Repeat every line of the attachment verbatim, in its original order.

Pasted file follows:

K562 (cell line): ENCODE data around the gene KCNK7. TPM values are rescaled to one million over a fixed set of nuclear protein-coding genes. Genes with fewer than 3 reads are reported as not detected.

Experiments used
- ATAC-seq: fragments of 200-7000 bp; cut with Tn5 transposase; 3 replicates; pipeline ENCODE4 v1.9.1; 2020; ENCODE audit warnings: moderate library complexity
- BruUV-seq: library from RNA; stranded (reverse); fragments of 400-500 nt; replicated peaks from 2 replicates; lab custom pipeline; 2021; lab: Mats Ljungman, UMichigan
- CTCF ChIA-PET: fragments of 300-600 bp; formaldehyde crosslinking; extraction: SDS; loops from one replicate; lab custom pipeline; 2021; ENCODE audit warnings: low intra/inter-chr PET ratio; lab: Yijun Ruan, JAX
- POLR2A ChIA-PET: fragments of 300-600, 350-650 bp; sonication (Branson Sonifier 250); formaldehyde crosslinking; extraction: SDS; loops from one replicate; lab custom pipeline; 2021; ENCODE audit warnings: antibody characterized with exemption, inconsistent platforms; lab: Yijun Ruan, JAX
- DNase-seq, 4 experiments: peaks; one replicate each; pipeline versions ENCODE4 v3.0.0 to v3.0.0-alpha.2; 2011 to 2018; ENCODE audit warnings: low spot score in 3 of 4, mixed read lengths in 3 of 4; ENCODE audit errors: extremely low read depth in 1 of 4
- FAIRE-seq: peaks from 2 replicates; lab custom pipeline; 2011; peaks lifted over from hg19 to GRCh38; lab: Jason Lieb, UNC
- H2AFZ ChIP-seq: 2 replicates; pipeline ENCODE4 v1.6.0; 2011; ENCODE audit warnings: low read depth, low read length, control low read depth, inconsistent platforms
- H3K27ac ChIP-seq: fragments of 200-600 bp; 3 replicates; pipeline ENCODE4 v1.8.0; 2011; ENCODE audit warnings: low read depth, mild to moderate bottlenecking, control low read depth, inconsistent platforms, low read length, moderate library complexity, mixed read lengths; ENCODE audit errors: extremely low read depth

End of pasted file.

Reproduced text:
K562 (cell line): ENCODE data around the gene KCNK7. TPM values are rescaled to one million over a fixed set of nuclear protein-coding genes. Genes with fewer than 3 reads are reported as not detected.

Experiments used
- ATAC-seq: fragments of 200-7000 bp; cut with Tn5 transposase; 3 replicates; pipeline ENCODE4 v1.9.1; 2020; ENCODE audit warnings: moderate library complexity
- BruUV-seq: library from RNA; stranded (reverse); fragments of 400-500 nt; replicated peaks from 2 replicates; lab custom pipeline; 2021; lab: Mats Ljungman, UMichigan
- CTCF ChIA-PET: fragments of 300-600 bp; formaldehyde crosslinking; extraction: SDS; loops from one replicate; lab custom pipeline; 2021; ENCODE audit warnings: low intra/inter-chr PET ratio; lab: Yijun Ruan, JAX
- POLR2A ChIA-PET: fragments of 300-600, 350-650 bp; sonication (Branson Sonifier 250); formaldehyde crosslinking; extraction: SDS; loops from one replicate; lab custom pipeline; 2021; ENCODE audit warnings: antibody characterized with exemption, inconsistent platforms; lab: Yijun Ruan, JAX
- DNase-seq, 4 experiments: peaks; one replicate each; pipeline versions ENCODE4 v3.0.0 to v3.0.0-alpha.2; 2011 to 2018; ENCODE audit warnings: low spot score in 3 of 4, mixed read lengths in 3 of 4; ENCODE audit errors: extremely low read depth in 1 of 4
- FAIRE-seq: peaks from 2 replicates; lab custom pipeline; 2011; peaks lifted over from hg19 to GRCh38; lab: Jason Lieb, UNC
- H2AFZ ChIP-seq: 2 replicates; pipeline ENCODE4 v1.6.0; 2011; ENCODE audit warnings: low read depth, low read length, control low read depth, inconsistent platforms
- H3K27ac ChIP-seq: fragments of 200-600 bp; 3 replicates; pipeline ENCODE4 v1.8.0; 2011; ENCODE audit warnings: low read depth, mild to moderate bottlenecking, control low read depth, inconsistent platforms, low read length, moderate library complexity, mixed read lengths; ENCODE audit errors: extremely low read depth